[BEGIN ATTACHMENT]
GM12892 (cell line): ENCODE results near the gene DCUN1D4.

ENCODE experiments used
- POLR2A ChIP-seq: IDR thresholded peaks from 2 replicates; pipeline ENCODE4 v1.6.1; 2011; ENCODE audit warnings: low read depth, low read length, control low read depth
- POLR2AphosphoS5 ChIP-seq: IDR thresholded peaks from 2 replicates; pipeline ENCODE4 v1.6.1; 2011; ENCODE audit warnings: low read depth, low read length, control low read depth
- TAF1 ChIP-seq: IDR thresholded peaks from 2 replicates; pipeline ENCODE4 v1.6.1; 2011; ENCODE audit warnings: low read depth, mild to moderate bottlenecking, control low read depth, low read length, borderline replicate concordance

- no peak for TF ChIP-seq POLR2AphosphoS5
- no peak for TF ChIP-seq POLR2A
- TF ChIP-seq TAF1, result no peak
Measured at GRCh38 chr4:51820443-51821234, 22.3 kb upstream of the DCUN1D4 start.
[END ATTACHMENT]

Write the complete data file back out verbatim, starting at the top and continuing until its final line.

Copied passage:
GM12892 (cell line): ENCODE results near the gene DCUN1D4.

ENCODE experiments used
- POLR2A ChIP-seq: IDR thresholded peaks from 2 replicates; pipeline ENCODE4 v1.6.1; 2011; ENCODE audit warnings: low read depth, low read length, control low read depth
- POLR2AphosphoS5 ChIP-seq: IDR thresholded peaks from 2 replicates; pipeline ENCODE4 v1.6.1; 2011; ENCODE audit warnings: low read depth, low read length, control low read depth
- TAF1 ChIP-seq: IDR thresholded peaks from 2 replicates; pipeline ENCODE4 v1.6.1; 2011; ENCODE audit warnings: low read depth, mild to moderate bottlenecking, control low read depth, low read length, borderline replicate concordance

- no peak for TF ChIP-seq POLR2AphosphoS5
- no peak for TF ChIP-seq POLR2A
- TF ChIP-seq TAF1, result no peak
Measured at GRCh38 chr4:51820443-51821234, 22.3 kb upstream of the DCUN1D4 start.